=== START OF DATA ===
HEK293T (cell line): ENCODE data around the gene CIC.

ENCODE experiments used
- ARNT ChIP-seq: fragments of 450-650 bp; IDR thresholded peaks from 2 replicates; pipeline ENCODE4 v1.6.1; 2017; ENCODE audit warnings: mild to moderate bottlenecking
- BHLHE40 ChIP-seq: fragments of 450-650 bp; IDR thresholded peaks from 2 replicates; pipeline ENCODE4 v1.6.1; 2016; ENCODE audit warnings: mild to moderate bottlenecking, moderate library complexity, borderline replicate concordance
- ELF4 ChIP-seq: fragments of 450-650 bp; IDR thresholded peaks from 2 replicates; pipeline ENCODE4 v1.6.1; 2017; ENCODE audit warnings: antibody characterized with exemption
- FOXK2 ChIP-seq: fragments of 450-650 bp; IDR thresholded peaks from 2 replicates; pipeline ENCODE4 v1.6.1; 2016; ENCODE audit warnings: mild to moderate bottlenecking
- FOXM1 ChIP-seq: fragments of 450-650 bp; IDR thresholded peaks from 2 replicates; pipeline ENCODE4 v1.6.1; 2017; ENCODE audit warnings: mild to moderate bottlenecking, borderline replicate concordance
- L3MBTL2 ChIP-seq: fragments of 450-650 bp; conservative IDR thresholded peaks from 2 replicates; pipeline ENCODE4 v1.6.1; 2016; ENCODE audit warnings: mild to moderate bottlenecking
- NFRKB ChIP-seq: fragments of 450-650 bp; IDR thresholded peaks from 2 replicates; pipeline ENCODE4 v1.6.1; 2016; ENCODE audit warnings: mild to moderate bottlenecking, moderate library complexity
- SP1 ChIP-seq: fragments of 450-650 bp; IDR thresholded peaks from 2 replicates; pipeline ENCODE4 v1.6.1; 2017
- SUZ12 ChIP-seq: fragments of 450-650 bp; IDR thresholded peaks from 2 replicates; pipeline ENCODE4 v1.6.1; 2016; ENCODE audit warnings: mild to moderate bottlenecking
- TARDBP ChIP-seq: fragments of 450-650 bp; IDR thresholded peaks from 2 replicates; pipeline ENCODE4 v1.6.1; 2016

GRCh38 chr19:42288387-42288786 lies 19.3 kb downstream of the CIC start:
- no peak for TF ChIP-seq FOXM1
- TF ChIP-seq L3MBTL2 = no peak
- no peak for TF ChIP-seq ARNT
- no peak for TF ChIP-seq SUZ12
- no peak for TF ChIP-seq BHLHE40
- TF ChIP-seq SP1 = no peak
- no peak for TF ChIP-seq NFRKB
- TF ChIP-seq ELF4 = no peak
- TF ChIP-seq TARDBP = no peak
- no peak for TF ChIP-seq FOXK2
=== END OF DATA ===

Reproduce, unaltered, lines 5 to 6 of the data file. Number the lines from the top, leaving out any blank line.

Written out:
- ELF4 ChIP-seq: fragments of 450-650 bp; IDR thresholded peaks from 2 replicates; pipeline ENCODE4 v1.6.1; 2017; ENCODE audit warnings: antibody characterized with exemption
- FOXK2 ChIP-seq: fragments of 450-650 bp; IDR thresholded peaks from 2 replicates; pipeline ENCODE4 v1.6.1; 2016; ENCODE audit warnings: mild to moderate bottlenecking